UK authorities issue travel advice for Mali
News about: Mali
|Still current at: 15 December 2011|
Updated: 14 December 2011
|No restrictions in this travel advice||Avoid all but essential travel to part(s) of country||Avoid all but essential travel to whole country||Avoid all travel to part(s) of country||Avoid all travel to whole country|
This advice has been reviewed and reissued with amendments to the Travel Summary and the Safety and Security - Terrorism section (kidnapping in the Sahel region). The overall level of the advice has not changed; we advise against all travel to the northern provinces of Mali..
(see travel advice legal disclaimer)
- We advise against all travel to the northern provinces of Mali. This includes the provinces of Kidal, Gao, Koulikoro (north of Mourdiah), Ségou (north of Niono), Tombouctou (including the city of Tombouctou (Timbuktu)), Mopti, and areas bordering Mauritania east of Nioro in the Kayes province.
- There is a high threat from terrorism in Mali. Terrorists have been involved in kidnaps in the region, on a number of occasions leading to the murder of the hostages. Following an attack on four tourists on 25 November 2011, in which one was killed and three others kidnapped, the Malian authorities have evacuated all foreign tourists from Tombouctou. We believe that further kidnap attempts are likely.
- There have been reports of kidnap threats against westerners attending festivals in Mali. The Festival in the Desert 2012 will take place in Tombouctou, an area to which we advise against all travel and where four tourists were attacked in November 2011. The Festival Ali Farka Toure in Niafunke is also taking place in an area to which we advise against all travel. See Safety and Security - Terrorism.
- Mali is a Muslim country and their laws and customs are very different to those in the UK. You should respect local traditions, customs, laws and religions at all times and be aware of your actions to ensure that they do not offend other cultures or religious beliefs, especially during the holy month of Ramadan or if you intend to visit religious areas. See our page on travelling during Ramadan.
- Travel in Mali can be difficult and conditions are poor for overland travel. You should take all necessary safety precautions, especially outside of main urban areas, have confidence in your security arrangements and maintain a high level of vigilance. See Safety and Security - Local Travel and our Rally Racing page.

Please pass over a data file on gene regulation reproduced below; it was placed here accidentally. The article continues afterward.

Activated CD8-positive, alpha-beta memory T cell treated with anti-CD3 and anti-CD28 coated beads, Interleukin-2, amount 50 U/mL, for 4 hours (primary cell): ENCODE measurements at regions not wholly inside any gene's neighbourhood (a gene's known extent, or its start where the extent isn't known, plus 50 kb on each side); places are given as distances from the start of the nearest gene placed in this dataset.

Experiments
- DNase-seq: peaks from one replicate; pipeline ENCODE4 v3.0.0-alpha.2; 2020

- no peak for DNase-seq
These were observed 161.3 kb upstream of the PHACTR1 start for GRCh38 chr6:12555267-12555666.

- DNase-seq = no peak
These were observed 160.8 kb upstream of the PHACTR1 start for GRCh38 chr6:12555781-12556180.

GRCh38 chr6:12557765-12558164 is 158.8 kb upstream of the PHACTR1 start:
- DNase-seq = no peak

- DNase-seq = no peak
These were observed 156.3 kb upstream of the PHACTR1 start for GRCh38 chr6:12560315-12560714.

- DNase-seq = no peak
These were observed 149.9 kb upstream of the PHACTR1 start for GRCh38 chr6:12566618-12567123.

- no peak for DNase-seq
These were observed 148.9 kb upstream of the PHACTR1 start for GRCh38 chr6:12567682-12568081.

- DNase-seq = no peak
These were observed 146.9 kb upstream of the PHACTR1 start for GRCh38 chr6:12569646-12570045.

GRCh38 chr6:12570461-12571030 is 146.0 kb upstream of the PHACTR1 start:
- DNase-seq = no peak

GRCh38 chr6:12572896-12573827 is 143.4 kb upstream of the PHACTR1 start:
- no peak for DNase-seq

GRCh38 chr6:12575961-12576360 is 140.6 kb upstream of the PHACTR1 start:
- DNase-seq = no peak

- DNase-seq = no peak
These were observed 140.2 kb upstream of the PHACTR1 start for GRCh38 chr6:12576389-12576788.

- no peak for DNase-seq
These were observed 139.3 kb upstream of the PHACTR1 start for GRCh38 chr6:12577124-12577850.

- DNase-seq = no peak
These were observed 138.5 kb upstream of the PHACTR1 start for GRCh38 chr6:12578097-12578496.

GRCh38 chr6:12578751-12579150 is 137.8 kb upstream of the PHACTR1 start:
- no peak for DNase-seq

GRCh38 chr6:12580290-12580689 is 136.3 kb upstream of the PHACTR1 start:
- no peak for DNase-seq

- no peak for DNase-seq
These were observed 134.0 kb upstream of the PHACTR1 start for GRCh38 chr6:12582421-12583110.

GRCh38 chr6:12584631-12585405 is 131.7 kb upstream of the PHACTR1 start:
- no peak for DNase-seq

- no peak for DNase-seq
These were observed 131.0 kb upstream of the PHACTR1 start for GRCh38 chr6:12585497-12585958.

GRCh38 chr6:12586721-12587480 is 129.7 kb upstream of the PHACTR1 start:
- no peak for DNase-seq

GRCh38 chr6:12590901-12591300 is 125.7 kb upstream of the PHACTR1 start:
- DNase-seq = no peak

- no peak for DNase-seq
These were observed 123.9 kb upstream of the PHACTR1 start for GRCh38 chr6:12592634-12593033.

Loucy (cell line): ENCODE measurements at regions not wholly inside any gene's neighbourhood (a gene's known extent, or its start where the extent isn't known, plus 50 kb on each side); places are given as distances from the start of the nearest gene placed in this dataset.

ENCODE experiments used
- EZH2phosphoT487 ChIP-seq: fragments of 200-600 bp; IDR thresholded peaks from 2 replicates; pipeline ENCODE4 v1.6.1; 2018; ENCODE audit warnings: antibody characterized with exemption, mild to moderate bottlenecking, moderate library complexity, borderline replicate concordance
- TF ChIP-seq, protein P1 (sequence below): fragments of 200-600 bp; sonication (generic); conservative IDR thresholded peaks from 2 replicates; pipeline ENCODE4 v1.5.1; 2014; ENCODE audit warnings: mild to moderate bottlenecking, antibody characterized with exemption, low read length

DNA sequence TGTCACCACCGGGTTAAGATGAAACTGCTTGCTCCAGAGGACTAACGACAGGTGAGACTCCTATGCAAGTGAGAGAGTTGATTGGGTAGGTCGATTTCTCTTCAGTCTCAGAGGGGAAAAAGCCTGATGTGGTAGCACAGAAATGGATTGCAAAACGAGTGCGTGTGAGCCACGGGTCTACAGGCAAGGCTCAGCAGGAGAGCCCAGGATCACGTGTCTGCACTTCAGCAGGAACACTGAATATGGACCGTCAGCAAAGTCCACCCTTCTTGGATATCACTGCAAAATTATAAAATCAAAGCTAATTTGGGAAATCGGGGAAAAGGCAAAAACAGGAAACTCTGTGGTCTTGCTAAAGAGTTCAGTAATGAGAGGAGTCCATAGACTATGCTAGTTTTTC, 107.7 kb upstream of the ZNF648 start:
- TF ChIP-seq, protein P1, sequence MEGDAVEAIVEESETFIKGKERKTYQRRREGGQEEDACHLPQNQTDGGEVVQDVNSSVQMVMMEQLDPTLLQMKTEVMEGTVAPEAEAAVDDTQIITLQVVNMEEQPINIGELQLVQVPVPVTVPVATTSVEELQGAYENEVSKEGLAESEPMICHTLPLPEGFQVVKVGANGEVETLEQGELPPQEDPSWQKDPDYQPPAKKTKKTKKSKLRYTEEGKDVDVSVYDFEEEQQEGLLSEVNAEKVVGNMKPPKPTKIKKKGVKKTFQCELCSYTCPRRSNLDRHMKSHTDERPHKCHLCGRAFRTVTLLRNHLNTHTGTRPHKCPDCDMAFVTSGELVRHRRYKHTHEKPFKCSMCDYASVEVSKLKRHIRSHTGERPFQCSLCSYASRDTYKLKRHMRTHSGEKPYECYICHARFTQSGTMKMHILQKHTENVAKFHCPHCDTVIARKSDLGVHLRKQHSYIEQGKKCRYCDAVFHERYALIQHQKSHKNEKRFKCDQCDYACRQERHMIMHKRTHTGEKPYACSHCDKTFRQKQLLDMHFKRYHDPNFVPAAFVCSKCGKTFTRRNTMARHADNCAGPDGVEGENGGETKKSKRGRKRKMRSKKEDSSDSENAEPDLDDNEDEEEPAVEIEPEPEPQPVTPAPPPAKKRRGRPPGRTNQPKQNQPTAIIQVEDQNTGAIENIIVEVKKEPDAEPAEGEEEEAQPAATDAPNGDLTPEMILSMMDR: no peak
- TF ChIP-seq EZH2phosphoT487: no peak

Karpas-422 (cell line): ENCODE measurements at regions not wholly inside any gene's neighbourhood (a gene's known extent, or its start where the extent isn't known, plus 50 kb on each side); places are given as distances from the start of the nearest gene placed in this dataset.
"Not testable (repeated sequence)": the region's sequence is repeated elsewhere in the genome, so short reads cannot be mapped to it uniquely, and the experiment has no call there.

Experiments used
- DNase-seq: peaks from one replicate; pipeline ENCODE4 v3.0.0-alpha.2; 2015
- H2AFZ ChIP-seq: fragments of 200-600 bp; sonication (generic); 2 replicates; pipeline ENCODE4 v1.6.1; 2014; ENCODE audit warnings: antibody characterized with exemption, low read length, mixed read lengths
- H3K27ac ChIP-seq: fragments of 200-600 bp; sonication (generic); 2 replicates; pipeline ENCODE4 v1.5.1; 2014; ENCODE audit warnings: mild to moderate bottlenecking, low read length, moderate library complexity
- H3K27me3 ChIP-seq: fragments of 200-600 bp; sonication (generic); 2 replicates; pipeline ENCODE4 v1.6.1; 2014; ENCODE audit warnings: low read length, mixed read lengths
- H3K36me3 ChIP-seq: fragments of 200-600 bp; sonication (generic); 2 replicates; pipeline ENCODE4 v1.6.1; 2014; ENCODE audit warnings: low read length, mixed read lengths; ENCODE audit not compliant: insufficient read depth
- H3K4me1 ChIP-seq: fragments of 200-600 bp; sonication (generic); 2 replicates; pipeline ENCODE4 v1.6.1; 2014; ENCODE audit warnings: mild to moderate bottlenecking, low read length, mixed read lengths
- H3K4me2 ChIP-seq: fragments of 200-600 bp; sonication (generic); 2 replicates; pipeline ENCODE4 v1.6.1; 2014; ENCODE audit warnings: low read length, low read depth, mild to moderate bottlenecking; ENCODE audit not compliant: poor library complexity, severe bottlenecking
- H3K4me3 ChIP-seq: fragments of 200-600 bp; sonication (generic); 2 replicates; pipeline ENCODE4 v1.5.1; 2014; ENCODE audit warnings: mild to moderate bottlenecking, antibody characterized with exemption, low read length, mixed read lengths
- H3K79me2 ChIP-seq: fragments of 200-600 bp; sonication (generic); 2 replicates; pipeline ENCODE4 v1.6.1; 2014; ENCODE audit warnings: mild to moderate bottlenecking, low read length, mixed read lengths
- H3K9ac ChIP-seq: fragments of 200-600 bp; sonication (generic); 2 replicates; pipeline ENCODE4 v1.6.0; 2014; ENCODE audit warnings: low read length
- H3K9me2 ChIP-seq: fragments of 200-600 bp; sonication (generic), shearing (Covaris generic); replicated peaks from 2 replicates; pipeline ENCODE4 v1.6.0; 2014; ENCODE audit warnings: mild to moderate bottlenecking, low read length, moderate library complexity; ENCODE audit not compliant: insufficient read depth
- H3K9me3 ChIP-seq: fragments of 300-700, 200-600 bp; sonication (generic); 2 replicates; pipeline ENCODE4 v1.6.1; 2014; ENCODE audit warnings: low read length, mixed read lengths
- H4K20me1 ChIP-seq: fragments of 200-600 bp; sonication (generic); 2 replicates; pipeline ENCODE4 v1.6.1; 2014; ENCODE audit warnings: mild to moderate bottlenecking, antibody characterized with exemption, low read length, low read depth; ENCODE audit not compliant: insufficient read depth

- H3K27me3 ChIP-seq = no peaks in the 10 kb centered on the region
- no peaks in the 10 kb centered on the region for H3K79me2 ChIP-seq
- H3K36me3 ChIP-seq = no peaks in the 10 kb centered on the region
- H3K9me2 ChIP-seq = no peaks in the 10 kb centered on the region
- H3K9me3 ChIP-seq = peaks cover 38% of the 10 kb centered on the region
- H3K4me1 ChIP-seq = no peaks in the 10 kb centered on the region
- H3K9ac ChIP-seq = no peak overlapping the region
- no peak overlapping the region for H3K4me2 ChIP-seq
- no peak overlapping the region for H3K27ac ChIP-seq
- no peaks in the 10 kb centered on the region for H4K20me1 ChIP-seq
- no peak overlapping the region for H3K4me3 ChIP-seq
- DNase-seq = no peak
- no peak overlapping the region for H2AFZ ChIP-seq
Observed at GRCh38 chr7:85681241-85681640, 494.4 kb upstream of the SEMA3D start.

- You should register on LOCATE so that we are able to contact you in an emergency. See the General section of this Travel Advice.
- You should take out comprehensive travel and medical insurance before travelling. See the General - Insurance.
Safety and Security - Terrorism
There is a high threat from terrorism. Terrorists have been involved in kidnaps in the region on a number of occasions leading to the murder of the hostages. Following an attack on four tourists on 25 November 2011, in which one was killed and three others kidnapped, the Malian authorities have evacuated all foreign tourists from Tombouctou. We believe that further kidnap attempts are likely.
Al Qaeda in the Islamic Maghreb (AQ-M) operates directly or through criminal gangs who carry out kidnappings on their behalf or pass on their kidnap victims for monetary gain. Attacks have occurred across a wide area of the Sahel region, including Mali.
Since 2008, AQ-M has taken over 25 hostages of a variety of nationalities, primarily European. A number of these hostages are still being held, including a group of French nationals kidnapped in September 2010. A British citizen was amongst a group of tourists who were kidnapped in Mali in January 2009. He was killed some months later. See our Sahel page for further information on the regional threat:
On 25 November 2011, four tourists were attacked in Tombouctou. One was killed and three others kidnapped. The Malian authorities subsequently evacuated all foreign tourists from Tombouctou.
On 24 November 2011, two French nationals were kidnapped from a hotel in the town of Hombori, to the north east of Mopti.
On 5 January 2011 the French Embassy in Bamako was attacked by an individual using explosives and a handgun.
There have been reports of kidnap threats against westerners attending festivals in Mali. The Festival in the Desert 2012 will take place in Tombouctou, an area to which we advise against all travel and where four tourists were attacked in November 2011. The Festival Ali Farka Toure in Niafunke is also taking place in an area to which we advise against all travel.
The festival in Anderamboukane was postponed earlier in the year due to security concerns. In 2009 a British national who attended this festival was subsequently kidnapped and murdered.
On 19 April 2011 the Embassy of France in Bamako (Mali) alerted its nationals of a “very high risk” of being kidnapped in Mali and Niger particularly between the city of Mopti and the border with Burkina Faso.
If you are travelling to Mali as part of an organised tour you should confirm with the organisers that they are aware of our Travel Advice and that they can confirm in writing that their travel insurance still applies. You should also be aware that the local governments in the region are also attacked by AQ-M. The security forces in Mali, Niger and Mauritania have all suffered fatalities.
You should be aware that the long-standing policy of the British Government is not to make substantive concessions to hostage takers. The British Government considers that paying ransoms and releasing prisoners increases the risk of further hostage taking.
Regularly consult our Sahel page for more information on the threat from AQ-M.
See our Terrorism Abroad page.
Safety and Security - Crime
There have been incidents of armed banditry, car-jacking, and kidnap in northern Mali. Bandits and smugglers are particularly active across the Mali-Algeria, Mali-Guinea and Mali-Niger borders and constitute a real risk to travellers, especially after dark.
Safety and Security - Local Travel